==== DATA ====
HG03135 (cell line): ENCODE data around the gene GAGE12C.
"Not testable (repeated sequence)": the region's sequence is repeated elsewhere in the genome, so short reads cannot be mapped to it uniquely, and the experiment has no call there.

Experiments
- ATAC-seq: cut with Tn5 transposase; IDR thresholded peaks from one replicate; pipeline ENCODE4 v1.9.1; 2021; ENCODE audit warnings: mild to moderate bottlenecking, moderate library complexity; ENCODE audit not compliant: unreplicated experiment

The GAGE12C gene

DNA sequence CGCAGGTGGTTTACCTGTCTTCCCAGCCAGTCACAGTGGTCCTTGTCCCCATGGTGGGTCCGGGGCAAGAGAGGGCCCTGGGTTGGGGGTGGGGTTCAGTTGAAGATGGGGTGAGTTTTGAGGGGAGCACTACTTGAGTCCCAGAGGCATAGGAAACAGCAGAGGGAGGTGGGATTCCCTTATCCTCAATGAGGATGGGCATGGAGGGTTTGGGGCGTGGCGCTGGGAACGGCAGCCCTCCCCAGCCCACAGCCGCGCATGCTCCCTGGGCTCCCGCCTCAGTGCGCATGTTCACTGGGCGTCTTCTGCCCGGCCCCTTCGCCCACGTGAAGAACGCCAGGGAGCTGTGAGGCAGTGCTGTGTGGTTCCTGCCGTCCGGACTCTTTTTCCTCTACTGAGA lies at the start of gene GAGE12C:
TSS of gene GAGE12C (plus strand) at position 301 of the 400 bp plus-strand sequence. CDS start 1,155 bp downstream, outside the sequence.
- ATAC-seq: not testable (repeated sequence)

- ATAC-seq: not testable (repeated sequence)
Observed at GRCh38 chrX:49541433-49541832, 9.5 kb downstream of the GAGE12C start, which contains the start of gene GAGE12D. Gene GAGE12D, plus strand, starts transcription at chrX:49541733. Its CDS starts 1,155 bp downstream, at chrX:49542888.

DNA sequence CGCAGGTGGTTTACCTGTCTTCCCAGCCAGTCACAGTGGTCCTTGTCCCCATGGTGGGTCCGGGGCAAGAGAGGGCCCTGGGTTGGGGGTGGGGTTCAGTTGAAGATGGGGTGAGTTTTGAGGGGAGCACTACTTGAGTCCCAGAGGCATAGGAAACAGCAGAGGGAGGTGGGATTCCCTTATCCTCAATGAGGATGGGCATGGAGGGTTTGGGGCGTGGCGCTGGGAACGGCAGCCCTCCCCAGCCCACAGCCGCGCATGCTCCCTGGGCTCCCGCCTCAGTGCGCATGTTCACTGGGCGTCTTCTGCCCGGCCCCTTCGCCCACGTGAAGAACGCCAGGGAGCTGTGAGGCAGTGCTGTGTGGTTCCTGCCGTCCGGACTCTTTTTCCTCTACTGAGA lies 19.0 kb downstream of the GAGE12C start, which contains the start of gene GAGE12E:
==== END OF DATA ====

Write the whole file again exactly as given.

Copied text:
HG03135 (cell line): ENCODE data around the gene GAGE12C.
"Not testable (repeated sequence)": the region's sequence is repeated elsewhere in the genome, so short reads cannot be mapped to it uniquely, and the experiment has no call there.

Experiments
- ATAC-seq: cut with Tn5 transposase; IDR thresholded peaks from one replicate; pipeline ENCODE4 v1.9.1; 2021; ENCODE audit warnings: mild to moderate bottlenecking, moderate library complexity; ENCODE audit not compliant: unreplicated experiment

The GAGE12C gene

DNA sequence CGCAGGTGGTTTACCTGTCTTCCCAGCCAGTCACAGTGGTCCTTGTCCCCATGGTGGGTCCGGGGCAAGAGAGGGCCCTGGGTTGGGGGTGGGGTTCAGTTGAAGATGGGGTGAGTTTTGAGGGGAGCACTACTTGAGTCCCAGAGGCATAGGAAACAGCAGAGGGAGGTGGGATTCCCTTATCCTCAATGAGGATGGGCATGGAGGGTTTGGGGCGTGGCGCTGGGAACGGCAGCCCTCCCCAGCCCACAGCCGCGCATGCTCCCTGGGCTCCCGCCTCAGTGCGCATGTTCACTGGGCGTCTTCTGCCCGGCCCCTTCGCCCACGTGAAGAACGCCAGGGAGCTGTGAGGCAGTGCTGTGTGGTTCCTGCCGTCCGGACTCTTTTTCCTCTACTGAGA lies at the start of gene GAGE12C:
TSS of gene GAGE12C (plus strand) at position 301 of the 400 bp plus-strand sequence. CDS start 1,155 bp downstream, outside the sequence.
- ATAC-seq: not testable (repeated sequence)

- ATAC-seq: not testable (repeated sequence)
Observed at GRCh38 chrX:49541433-49541832, 9.5 kb downstream of the GAGE12C start, which contains the start of gene GAGE12D. Gene GAGE12D, plus strand, starts transcription at chrX:49541733. Its CDS starts 1,155 bp downstream, at chrX:49542888.

DNA sequence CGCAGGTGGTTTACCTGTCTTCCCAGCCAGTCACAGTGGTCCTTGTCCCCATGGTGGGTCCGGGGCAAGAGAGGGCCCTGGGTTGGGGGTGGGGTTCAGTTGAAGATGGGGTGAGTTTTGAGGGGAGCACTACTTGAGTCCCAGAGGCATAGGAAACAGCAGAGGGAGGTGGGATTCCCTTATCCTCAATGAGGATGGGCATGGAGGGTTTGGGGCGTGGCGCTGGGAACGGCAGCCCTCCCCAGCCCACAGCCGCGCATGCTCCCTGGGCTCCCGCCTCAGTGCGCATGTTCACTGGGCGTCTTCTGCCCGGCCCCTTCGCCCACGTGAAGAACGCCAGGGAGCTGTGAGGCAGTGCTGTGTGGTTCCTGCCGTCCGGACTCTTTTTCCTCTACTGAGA lies 19.0 kb downstream of the GAGE12C start, which contains the start of gene GAGE12E: